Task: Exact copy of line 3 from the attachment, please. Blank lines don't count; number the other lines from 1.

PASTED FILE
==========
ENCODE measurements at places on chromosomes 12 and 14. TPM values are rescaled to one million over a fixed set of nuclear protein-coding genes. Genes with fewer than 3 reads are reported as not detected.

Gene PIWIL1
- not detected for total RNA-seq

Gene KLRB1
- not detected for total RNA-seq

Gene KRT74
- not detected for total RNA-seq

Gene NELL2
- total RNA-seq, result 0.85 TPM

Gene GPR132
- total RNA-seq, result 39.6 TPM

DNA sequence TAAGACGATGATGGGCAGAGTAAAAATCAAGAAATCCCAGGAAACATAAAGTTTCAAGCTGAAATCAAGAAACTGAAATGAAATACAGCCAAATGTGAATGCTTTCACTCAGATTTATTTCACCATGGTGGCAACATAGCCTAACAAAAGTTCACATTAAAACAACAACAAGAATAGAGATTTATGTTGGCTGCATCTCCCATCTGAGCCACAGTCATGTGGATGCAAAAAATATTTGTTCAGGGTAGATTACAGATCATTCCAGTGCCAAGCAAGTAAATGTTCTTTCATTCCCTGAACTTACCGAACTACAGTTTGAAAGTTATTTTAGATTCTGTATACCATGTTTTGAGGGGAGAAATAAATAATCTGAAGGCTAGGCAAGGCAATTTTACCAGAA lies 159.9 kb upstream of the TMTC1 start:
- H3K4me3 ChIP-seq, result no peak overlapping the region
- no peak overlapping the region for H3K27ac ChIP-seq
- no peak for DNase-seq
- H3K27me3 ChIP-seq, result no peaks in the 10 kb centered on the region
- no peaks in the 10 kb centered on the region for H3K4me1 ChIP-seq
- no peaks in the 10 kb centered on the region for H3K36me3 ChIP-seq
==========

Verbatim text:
- not detected for total RNA-seq